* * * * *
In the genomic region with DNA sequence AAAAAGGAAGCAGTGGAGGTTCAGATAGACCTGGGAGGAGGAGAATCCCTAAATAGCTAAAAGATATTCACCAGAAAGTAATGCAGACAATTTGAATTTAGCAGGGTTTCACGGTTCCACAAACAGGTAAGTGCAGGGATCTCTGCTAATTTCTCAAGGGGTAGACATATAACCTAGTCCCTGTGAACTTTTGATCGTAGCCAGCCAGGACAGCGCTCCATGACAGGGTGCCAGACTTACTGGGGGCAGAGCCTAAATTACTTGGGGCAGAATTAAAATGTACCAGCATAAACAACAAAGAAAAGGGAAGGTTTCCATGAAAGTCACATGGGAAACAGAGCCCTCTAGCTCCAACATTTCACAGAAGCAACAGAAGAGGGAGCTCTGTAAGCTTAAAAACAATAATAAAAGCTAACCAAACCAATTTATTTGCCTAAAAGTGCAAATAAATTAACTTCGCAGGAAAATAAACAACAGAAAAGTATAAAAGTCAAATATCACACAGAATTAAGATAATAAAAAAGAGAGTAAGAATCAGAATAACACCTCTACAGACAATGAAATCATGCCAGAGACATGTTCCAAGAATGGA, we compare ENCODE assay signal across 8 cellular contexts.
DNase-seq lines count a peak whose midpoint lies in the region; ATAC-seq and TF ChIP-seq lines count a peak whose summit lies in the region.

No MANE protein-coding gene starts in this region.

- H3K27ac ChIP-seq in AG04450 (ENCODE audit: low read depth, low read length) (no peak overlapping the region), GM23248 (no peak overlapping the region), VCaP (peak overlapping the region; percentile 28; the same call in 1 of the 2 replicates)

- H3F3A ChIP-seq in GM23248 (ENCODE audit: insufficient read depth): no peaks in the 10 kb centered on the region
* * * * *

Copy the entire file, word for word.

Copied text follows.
In the genomic region with DNA sequence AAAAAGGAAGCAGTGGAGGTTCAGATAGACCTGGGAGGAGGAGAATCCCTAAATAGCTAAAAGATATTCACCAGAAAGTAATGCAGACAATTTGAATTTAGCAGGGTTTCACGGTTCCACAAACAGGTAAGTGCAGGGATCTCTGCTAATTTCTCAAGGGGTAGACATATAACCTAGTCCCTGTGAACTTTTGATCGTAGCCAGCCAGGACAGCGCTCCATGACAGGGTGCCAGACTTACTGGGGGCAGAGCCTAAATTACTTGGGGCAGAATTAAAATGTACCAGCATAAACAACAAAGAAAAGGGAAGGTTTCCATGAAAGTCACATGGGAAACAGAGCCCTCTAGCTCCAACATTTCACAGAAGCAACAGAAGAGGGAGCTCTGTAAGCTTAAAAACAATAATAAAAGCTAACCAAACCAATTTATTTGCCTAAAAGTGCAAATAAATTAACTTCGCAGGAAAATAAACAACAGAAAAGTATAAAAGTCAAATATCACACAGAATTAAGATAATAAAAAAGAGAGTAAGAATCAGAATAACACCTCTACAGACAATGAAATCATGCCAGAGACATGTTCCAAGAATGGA, we compare ENCODE assay signal across 8 cellular contexts.
DNase-seq lines count a peak whose midpoint lies in the region; ATAC-seq and TF ChIP-seq lines count a peak whose summit lies in the region.

No MANE protein-coding gene starts in this region.

- H3K27ac ChIP-seq in AG04450 (ENCODE audit: low read depth, low read length) (no peak overlapping the region), GM23248 (no peak overlapping the region), VCaP (peak overlapping the region; percentile 28; the same call in 1 of the 2 replicates)

- H3F3A ChIP-seq in GM23248 (ENCODE audit: insufficient read depth): no peaks in the 10 kb centered on the region